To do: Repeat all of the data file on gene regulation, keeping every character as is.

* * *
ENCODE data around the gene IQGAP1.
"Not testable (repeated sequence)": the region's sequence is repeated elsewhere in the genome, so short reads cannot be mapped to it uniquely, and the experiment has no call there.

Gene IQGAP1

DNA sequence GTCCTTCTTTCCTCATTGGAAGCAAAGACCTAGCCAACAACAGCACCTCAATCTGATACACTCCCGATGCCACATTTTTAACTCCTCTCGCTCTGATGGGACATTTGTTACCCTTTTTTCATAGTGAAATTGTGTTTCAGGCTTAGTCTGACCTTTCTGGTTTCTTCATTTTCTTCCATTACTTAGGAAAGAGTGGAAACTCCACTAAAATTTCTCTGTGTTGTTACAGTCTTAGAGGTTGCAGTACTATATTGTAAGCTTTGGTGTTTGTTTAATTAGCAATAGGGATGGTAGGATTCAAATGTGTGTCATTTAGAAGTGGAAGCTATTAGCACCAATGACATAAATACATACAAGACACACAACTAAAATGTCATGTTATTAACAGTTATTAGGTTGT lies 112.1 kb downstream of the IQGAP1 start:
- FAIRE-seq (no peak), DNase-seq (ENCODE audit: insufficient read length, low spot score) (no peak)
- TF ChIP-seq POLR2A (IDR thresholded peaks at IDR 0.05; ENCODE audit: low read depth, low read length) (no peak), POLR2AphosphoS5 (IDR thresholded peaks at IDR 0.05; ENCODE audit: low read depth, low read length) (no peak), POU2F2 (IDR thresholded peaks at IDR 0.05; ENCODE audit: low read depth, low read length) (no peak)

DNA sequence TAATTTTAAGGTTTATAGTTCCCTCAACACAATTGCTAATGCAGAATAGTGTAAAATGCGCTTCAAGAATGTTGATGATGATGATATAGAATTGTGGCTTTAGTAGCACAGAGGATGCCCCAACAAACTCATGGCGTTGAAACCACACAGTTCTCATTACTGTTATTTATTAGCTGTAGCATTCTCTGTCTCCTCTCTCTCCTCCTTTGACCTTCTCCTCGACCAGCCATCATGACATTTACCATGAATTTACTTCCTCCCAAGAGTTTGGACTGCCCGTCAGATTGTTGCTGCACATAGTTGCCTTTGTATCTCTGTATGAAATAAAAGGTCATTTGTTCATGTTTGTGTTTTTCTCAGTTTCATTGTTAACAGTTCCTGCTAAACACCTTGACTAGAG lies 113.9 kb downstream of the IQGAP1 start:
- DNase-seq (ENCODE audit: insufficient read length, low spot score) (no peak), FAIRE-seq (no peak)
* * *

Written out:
ENCODE data around the gene IQGAP1.
"Not testable (repeated sequence)": the region's sequence is repeated elsewhere in the genome, so short reads cannot be mapped to it uniquely, and the experiment has no call there.

Gene IQGAP1

DNA sequence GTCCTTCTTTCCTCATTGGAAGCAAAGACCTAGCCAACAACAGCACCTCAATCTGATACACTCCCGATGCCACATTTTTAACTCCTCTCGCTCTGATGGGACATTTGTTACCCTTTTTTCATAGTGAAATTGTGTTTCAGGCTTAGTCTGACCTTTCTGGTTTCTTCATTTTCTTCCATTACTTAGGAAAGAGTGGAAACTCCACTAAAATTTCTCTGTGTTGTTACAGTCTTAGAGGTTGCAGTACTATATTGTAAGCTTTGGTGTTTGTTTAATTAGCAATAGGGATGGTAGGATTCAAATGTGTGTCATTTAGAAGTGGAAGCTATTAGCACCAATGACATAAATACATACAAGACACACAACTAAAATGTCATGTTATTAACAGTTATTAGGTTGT lies 112.1 kb downstream of the IQGAP1 start:
- FAIRE-seq (no peak), DNase-seq (ENCODE audit: insufficient read length, low spot score) (no peak)
- TF ChIP-seq POLR2A (IDR thresholded peaks at IDR 0.05; ENCODE audit: low read depth, low read length) (no peak), POLR2AphosphoS5 (IDR thresholded peaks at IDR 0.05; ENCODE audit: low read depth, low read length) (no peak), POU2F2 (IDR thresholded peaks at IDR 0.05; ENCODE audit: low read depth, low read length) (no peak)

DNA sequence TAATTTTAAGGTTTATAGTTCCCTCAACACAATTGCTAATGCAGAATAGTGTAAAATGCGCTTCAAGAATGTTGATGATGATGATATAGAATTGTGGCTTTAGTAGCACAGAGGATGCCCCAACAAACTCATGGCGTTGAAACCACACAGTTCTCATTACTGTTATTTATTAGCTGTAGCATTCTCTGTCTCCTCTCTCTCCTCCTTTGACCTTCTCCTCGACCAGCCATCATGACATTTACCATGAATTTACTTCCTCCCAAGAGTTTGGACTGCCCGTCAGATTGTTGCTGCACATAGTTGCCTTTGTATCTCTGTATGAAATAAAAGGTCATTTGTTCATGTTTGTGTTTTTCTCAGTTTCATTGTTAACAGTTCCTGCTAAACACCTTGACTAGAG lies 113.9 kb downstream of the IQGAP1 start:
- DNase-seq (ENCODE audit: insufficient read length, low spot score) (no peak), FAIRE-seq (no peak)